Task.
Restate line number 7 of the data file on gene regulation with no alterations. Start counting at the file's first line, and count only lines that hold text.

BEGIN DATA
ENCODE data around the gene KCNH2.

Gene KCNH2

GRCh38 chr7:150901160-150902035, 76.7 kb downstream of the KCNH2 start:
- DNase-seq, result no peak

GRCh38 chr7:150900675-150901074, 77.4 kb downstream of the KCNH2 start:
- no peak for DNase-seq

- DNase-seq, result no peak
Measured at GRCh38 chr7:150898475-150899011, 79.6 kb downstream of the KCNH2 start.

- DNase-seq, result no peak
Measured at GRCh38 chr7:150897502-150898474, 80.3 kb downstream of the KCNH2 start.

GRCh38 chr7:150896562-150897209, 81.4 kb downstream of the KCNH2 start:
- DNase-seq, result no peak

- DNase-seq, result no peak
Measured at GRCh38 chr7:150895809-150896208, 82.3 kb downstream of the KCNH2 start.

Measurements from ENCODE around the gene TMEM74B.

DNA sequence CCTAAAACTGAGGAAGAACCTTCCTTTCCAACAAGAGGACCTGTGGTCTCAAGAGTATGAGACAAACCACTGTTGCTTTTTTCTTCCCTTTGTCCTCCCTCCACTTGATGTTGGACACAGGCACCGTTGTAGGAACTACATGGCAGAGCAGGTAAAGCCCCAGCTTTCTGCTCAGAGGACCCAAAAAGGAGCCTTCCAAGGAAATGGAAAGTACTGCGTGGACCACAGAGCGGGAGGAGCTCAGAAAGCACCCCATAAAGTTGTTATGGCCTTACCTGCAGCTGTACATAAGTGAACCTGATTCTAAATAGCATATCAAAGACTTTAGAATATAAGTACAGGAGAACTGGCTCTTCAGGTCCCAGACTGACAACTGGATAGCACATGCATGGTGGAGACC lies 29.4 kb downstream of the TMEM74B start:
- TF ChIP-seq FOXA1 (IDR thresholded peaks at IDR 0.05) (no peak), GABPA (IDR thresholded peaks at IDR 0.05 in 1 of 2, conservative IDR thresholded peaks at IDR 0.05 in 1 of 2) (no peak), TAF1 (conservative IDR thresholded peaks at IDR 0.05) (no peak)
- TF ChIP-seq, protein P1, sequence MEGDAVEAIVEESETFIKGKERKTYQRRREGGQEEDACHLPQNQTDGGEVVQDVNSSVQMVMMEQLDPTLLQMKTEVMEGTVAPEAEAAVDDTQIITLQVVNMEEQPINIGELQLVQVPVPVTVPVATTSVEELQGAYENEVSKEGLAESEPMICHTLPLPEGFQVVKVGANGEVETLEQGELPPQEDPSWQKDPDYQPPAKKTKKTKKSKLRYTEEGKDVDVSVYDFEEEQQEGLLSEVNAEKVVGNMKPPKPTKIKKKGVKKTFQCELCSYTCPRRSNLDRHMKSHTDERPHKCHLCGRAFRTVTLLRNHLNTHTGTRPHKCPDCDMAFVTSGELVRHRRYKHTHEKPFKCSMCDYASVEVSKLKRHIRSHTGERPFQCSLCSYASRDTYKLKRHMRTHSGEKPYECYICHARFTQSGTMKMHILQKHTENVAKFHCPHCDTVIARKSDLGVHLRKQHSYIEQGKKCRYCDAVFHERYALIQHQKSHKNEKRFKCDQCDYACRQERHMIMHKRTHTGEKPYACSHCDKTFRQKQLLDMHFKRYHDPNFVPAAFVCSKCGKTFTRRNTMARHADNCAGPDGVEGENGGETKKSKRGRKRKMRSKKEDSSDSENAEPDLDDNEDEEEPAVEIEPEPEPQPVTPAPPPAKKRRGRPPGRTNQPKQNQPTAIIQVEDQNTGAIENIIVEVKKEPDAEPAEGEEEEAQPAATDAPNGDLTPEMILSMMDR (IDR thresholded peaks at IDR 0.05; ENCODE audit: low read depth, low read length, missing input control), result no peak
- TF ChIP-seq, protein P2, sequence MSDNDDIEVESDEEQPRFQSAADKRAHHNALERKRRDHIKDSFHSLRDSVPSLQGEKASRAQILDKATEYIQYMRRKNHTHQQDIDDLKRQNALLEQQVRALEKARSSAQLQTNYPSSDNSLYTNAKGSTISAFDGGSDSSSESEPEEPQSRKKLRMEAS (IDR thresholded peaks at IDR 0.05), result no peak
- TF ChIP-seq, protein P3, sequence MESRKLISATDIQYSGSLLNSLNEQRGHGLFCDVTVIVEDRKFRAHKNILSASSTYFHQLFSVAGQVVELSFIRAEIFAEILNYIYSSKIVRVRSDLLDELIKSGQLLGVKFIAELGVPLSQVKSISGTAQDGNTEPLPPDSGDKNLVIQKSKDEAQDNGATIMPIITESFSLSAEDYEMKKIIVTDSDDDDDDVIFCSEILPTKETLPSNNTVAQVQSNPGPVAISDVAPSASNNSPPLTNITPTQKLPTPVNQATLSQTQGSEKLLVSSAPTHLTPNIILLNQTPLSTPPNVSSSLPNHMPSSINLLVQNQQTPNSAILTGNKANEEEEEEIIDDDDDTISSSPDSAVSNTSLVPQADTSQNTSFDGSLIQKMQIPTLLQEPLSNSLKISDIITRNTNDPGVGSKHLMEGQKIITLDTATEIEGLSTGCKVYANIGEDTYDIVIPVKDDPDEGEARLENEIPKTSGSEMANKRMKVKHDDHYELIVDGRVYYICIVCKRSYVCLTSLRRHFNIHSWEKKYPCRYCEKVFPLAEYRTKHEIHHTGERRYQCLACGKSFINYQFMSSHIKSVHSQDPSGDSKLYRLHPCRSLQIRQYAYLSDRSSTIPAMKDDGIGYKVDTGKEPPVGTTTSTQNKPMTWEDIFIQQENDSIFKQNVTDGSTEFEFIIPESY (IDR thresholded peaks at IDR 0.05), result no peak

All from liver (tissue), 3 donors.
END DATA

- DNase-seq, result no peak